Another reason Girardi gives for his passion for working out is the need to offset a savory activity. "My favorite 'hobby' is probably food. I love food."

He says he weighs 197 pounds, three under his perennial playing weight.

"If you're leading the cavalry, you better look good sitting on a horse," says bench coach Rob Thomson, the spring training coordinator under Torre and now Girardi.

"The manager's got the best body in the clubhouse, that's how hard he works," marvels All-Star catcher Jorge Posada.

"I think that's why he makes sure we go out there and run a lot. He wants us to be in better shape than he is," surmises outfielder Johnny Damon.

Girardi's commitment to hard work also frames his response to baseball's recent steroid scandal.

"I think the way the steroids era really damaged baseball is that players were able to take shortcuts," he says, "and it took away from the importance of working out, the importance of pushing each other and being accountable to each other and dragging each other to the weight room and talking about the game, after the game, when you're working out."

Girardi's regimen and fitness reinforce the main substantive changes in the 2008 Yankees' workouts — more running and stricter adherence to time standards, again evoking the military comparison.

"If you'd have told me he was in the Navy or the Army, I wouldn't have been surprised," Posada says. "He is that straightforward, he does everything at time. We have to run under time, all the drills are timed. It's like going to the Army."

A year after the team was rocked by injuries, Girardi states a simple message, "The way to stay healthy is to be in shape."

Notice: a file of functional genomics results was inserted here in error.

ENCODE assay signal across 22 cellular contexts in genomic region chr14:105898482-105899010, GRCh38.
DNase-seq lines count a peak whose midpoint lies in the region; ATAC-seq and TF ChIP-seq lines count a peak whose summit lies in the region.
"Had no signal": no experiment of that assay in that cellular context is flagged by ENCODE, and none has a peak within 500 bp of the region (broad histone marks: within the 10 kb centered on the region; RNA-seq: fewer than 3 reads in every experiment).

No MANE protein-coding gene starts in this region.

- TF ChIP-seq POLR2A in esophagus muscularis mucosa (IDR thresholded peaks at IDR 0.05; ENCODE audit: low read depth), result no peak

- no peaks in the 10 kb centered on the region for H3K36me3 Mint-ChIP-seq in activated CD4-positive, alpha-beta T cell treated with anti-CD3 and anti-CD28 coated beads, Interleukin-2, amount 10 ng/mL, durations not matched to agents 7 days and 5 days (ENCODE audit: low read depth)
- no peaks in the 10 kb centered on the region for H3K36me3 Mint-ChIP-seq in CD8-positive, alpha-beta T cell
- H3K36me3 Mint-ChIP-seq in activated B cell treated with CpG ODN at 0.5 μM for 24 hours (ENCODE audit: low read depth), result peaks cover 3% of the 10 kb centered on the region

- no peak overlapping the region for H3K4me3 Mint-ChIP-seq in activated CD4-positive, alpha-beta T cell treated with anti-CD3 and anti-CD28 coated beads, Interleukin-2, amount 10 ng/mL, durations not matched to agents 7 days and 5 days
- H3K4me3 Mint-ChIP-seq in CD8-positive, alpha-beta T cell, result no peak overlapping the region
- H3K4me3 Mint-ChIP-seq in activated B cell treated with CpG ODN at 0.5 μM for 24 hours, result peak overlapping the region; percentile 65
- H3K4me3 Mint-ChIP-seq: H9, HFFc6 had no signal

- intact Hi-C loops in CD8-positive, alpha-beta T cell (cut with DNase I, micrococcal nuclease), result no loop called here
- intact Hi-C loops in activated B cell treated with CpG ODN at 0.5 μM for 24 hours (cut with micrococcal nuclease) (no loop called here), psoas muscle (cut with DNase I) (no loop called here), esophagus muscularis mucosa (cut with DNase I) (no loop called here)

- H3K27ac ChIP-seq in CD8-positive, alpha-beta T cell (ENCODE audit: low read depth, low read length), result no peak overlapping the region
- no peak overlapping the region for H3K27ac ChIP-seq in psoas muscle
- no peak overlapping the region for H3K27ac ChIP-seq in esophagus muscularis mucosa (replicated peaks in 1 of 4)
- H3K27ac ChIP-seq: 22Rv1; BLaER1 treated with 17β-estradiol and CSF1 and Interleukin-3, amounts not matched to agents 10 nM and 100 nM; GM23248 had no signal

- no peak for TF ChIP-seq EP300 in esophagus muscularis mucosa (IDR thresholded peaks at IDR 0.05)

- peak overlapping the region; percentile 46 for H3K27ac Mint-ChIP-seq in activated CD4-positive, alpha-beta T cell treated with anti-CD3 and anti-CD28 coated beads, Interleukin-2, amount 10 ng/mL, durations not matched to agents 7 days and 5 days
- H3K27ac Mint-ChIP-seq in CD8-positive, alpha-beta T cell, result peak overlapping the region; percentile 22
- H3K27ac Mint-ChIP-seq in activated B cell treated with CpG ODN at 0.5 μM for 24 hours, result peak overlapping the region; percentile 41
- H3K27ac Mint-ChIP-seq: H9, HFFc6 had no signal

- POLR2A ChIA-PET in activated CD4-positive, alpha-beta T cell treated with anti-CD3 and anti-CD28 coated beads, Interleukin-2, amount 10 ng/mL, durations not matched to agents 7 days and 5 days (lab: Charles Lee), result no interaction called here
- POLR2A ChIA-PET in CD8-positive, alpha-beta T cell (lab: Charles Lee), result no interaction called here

"He demands things from his players, and he believes there's a right way to do things," Mussina says. "And there's nothing wrong with that."

Kim Girardi says her husband is definitely not a control freak, but he is "no nonsense."

"From the time I met him in college, his motto was 'no one will outwork me.'"

Posada, who was Girardi's understudy as a rookie, has a vivid recollection of the advice he received from the veteran. "When he was here in '96, he said, 'Don't lose your job because somebody's working harder than you.' I think that says it all.

"All through my winters, every winter, I remember those words, and that's what gets me going."

Derek Jeter and Mariano Rivera, two likely future Hall of Famers who also played with and now play for Girardi, say their new manager is a role model for how to approach the game.

"He really got the most out of his ability," says Jeter. "He did it by working extremely hard and paying attention to detail, and I think that's the type of manager he is. He wants us to work hard, he wants us to pay attention to detail."

"He wasn't that super player, so he had to fight for everything," Rivera says. "He had to do things differently, he had to do things better, and that's what made him the way he was and the way he is, because he had to fight for it."

In Mussina's words, "If he's out there working as hard as we're working, it might even push us a little bit. How can we sit back when our manager is working harder than we are?"

When Girardi gave his first speech to the team as a whole, he spoke about discipline, accountability and work ethic. He also characterized the Yankees as a family in which everyone takes care of each other.

"He's a guy who leads with a strong hand, a firm hand, but with a big heart at the same time," says Cashman, who was in the room for that meeting.

"That's the combination that's most important."

William Weinbaum (J82, GJ83) is a New York–based producer for ESPN-TV and contributor to ESPN.com.

Tell us what you think. If you have any questions or comments, please e-mail the editors at letters@northwestern.edu.

To learn more about Joe Girardi's early baseball career, read the online story "Diamond Joe" by Allan Kreda (GJ88) that ran in Northwestern Perspective in 1998.